Kelly said she’s trying to help people understand how to integrate this into their everyday work.
PED describes social-emotional learning (SEL) as, “the process through which young people and adults acquire and apply the knowledge, skills and attitude to develop healthy identities, manage emotions and achieve personal and collective goals.”
Its prominence in New Mexico took center stage when PED announced a new portal accessible to all school community members, including parents, which offers videos and activities to teaching and social-emotional learning models. Registration to access the portal is required and is open now for the public. Students, parents and school staff will receive specific curriculum based on their needs. People can register here.
“We all, families and educators, have a responsibility to help kids master those skills. This portal is a great place to find the resources needed to start,” Public Education Secretary-designate Kurt Steinhaus said in a statement.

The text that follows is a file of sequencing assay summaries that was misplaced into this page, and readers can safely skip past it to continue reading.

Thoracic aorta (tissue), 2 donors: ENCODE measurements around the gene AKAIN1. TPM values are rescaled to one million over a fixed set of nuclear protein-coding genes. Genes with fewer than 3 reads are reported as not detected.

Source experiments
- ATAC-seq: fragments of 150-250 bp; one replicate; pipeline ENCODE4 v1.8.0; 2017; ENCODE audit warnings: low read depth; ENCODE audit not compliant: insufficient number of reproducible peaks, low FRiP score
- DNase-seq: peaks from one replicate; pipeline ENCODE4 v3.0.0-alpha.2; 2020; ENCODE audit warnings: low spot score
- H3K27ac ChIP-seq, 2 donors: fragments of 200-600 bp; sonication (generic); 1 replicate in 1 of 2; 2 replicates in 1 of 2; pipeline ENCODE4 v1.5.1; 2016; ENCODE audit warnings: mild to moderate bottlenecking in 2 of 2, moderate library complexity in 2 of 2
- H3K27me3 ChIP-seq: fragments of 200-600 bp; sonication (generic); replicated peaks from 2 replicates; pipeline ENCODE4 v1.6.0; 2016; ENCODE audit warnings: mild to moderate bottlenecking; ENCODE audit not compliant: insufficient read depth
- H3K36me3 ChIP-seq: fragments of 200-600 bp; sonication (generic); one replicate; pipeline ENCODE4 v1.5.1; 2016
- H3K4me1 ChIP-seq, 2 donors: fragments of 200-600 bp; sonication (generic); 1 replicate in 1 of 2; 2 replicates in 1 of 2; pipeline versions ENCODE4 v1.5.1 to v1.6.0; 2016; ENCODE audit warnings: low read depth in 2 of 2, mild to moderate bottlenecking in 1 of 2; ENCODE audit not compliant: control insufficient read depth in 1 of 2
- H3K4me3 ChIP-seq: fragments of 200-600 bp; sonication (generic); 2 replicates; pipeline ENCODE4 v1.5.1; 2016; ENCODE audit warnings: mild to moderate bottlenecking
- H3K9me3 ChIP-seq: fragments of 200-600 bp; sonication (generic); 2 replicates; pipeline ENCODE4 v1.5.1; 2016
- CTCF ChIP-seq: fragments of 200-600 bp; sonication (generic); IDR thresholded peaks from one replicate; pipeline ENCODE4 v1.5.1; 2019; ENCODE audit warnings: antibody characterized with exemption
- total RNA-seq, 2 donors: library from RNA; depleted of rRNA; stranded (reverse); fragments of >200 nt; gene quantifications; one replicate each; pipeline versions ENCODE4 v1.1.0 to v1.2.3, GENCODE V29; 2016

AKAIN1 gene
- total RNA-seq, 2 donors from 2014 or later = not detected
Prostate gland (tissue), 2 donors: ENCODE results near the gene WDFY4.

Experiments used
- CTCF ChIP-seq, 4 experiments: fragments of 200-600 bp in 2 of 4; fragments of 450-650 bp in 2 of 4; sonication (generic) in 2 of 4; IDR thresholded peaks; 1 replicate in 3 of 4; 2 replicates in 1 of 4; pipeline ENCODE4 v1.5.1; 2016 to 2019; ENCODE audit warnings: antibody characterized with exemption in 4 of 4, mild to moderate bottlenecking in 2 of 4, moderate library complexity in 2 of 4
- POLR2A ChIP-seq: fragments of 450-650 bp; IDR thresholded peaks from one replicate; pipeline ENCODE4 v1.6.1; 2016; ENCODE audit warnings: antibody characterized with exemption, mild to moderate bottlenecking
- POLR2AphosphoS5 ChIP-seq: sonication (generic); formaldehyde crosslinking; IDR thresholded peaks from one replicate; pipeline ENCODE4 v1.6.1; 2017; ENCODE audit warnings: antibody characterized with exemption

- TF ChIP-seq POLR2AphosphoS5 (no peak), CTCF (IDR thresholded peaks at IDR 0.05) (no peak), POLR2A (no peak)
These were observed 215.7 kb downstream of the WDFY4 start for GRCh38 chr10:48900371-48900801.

New Mexico contacted the company 7Mindsets to create the portal. The foundations of their program are:
- Everything is possible.
- Passion first.
- Attitude of gratitude.
- We are connected.
- 100% accountable.
- Live to give.
- The time is now.
The need for social-emotional learning was always there, and like many things, the pandemic accelerated the desire to actually fund and implement these models in schools, Kelly said. She was appointed in 2019 by Gov. Michelle Lujan Grisham to create PED’s behavioral health coordinator position, and many of her duties are new to the department — like the social-emotional learning portal.